His visual metaphors are obvious, but their purpose is often times unclear, or at best poorly conveyed. There's a continued through line of juxtaposing fire and water, which seems to relate to his uncomfortable shoehorning of "slaying the dragon" into the narrative. It's introduction into the film is more problematic than how Bones finally "lifts" the curse on the town, and I give Gosling credit for finding an arresting image on which to close out the film. On the other hand, the resolution of Dave and Bully as alternate antagonists feels rushed, as though an afterthought. Bully, in particular, exits the film in such an anticlimactic manner that you might miss what's actually happening to him - the shot preceding his last moment is a perfect example of the "fire / water" theme, but it's barely onscreen long enough for it to resonate. There's also a questionable issue of geography (again).

 And yet, despite all of this, I kind of liked Lost River. I would certainly be interested in seeing what Gosling the director does next, although Gosling the writer could use some fine tuning. Many of the films problems are less on what's on screen than in the translation from what they were supposed to mean. If anything. To suggest the film might be "Lynchian" in the sense that what's on screen was never meant to refer to something specific, or to defy conventional explanation might be fair. But by the same token, Gosling is utilizing well worn themes and archetypes in ways that conform to traditional fairy tale structures. It's a combination that could work, but doesn't necessarily in this case. That said, there are many striking moments and visuals in Lost River, enough to keep adventurous viewers engaged between scenes of leaden exposition. If nothing else, it's a real showcase for Matt Smith, who makes the strongest impression with a character we barely know. His feral performance kept me invested for most of the film. Lost River, while not an unmitigated disaster, is a curio: a rough draft, a sketch of a mood piece, that maybe needed more refining. That's not what we got, and your mileage may vary about whether it's worth seeing, but don't (necessarily) believe the hype. A noble failure might still be a failure, but it's not a train wreck just because the director is easy to ridicule.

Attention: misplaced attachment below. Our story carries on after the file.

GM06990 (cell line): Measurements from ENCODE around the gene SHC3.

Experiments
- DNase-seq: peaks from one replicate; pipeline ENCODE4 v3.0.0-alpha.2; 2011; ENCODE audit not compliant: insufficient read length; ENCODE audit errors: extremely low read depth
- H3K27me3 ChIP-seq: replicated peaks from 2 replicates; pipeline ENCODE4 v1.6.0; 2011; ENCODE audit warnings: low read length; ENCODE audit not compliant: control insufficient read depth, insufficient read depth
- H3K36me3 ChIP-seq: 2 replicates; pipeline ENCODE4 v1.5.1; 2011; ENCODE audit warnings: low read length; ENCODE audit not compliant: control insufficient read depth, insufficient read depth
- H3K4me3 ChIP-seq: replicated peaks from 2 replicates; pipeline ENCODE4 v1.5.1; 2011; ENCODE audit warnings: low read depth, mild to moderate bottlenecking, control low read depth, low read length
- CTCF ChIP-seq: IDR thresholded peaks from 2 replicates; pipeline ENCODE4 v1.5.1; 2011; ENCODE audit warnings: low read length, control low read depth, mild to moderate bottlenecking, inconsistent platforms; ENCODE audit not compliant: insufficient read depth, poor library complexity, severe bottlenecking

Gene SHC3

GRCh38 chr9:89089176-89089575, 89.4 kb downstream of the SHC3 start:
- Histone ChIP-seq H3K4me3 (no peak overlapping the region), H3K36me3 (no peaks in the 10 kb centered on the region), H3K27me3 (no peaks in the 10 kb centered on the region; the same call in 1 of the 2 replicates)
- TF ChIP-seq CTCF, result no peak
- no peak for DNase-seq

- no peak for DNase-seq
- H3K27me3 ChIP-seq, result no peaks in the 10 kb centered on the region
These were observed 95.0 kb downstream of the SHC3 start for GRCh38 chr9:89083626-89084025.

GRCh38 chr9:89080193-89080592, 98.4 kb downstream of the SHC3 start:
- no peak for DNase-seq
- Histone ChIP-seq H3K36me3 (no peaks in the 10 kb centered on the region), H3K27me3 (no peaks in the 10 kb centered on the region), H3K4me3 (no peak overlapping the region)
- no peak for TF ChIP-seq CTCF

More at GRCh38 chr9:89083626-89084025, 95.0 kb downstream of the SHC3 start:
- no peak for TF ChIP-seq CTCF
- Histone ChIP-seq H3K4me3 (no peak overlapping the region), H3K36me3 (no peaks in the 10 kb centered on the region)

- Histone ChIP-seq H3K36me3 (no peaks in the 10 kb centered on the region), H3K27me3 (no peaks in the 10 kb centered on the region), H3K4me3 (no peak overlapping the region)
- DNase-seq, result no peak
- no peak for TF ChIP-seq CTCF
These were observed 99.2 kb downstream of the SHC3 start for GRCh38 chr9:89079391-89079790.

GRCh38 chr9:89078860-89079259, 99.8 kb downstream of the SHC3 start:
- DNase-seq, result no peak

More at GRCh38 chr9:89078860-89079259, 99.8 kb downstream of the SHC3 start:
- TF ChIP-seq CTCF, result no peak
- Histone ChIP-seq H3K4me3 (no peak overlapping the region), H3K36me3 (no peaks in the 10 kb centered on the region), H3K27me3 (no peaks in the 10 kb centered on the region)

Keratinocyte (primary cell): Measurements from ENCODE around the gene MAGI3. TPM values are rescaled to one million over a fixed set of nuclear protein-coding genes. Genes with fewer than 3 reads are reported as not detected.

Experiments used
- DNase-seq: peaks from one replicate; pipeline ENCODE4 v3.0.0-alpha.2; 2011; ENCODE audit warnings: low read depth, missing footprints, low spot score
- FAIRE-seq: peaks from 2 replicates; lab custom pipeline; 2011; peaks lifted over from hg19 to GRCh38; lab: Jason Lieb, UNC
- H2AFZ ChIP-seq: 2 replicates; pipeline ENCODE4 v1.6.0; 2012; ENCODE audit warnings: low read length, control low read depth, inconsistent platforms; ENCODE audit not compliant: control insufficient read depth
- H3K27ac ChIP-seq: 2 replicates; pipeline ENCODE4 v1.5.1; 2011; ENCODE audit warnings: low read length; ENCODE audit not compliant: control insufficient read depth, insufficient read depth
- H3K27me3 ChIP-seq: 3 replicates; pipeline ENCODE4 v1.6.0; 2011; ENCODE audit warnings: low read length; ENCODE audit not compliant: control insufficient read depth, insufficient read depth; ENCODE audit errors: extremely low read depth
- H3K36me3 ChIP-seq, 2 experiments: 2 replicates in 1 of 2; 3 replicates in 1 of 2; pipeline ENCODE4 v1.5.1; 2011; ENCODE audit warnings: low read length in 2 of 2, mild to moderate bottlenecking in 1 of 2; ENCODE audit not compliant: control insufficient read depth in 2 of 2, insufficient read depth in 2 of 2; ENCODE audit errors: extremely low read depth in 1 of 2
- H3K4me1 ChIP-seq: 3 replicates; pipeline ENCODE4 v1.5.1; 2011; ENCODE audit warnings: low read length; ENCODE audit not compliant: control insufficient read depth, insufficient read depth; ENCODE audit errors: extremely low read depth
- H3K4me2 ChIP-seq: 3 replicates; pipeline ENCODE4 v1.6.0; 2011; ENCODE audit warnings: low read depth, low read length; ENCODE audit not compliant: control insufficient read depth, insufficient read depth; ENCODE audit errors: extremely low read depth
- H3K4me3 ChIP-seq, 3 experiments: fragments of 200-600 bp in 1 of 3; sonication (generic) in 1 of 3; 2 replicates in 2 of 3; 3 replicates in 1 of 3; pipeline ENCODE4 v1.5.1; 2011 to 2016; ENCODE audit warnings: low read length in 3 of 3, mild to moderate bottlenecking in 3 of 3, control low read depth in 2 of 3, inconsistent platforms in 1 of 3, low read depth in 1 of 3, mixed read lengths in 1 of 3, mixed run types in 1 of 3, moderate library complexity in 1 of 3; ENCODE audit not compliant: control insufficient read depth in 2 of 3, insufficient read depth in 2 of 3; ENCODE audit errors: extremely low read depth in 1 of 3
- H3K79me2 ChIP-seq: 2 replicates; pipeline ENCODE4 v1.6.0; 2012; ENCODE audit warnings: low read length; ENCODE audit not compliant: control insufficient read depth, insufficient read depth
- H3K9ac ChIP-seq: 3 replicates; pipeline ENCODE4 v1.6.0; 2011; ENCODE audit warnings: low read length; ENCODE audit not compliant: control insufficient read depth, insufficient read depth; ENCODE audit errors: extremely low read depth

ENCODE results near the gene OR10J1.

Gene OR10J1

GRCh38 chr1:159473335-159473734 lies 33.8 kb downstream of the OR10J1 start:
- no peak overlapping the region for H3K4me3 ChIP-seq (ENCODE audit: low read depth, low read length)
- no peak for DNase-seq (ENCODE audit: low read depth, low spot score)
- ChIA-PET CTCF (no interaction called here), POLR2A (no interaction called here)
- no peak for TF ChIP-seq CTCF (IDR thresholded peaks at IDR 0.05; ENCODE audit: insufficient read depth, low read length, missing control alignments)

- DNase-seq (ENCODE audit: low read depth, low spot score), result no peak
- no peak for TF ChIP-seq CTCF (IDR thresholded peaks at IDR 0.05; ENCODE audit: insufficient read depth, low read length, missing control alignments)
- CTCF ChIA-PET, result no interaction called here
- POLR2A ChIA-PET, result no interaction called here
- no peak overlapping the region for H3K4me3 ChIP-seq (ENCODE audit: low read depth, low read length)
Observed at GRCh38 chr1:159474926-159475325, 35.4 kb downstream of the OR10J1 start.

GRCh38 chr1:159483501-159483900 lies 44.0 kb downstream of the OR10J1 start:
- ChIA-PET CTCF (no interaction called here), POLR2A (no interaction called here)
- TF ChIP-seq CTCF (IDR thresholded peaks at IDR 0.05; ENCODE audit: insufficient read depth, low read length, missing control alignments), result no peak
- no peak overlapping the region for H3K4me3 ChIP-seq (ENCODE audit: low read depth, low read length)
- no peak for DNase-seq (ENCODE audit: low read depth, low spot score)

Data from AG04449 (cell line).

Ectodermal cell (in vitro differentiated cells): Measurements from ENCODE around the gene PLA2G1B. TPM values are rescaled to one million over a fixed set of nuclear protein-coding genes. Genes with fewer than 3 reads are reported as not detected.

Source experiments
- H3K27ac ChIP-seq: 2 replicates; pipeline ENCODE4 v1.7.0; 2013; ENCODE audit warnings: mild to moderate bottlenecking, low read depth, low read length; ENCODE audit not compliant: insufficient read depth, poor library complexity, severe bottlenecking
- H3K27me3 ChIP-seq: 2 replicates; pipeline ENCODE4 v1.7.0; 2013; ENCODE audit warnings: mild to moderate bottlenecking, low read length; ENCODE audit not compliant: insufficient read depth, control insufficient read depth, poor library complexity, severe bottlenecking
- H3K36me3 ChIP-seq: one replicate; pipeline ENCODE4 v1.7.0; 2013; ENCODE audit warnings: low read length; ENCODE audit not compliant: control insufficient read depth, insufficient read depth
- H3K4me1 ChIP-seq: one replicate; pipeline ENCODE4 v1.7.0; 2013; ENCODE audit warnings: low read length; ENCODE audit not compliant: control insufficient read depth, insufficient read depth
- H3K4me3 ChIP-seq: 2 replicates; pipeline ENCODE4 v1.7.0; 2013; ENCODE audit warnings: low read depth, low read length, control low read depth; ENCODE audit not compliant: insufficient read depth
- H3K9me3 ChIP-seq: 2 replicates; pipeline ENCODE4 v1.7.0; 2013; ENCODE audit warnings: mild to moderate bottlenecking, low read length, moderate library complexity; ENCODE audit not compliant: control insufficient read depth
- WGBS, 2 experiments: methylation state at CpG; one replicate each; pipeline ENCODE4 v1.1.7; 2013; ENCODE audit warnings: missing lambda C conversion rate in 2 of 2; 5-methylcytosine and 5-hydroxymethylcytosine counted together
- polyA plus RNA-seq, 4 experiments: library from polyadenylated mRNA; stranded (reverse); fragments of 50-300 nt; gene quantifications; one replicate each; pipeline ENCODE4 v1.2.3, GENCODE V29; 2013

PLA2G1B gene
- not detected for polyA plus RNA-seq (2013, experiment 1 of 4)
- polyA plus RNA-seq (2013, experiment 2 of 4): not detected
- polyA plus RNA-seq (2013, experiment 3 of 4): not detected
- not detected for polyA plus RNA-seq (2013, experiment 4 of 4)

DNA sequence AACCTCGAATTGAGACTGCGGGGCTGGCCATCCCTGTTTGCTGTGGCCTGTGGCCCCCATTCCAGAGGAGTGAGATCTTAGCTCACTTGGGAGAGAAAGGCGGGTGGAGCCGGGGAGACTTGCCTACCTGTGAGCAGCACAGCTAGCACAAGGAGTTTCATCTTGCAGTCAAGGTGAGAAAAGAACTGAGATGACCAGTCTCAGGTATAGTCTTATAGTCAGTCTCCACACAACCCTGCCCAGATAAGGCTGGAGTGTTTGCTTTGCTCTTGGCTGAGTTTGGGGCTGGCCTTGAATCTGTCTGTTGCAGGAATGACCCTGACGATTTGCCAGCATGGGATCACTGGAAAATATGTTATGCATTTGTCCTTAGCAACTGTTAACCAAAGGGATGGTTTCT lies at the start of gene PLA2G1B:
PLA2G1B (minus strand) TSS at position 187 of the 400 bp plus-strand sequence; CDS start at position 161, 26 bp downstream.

* I realize that this shouldn't be used as the sole barometer of the quality of a film, but the site does give you a good idea of what a wide swath of critics think about a movie.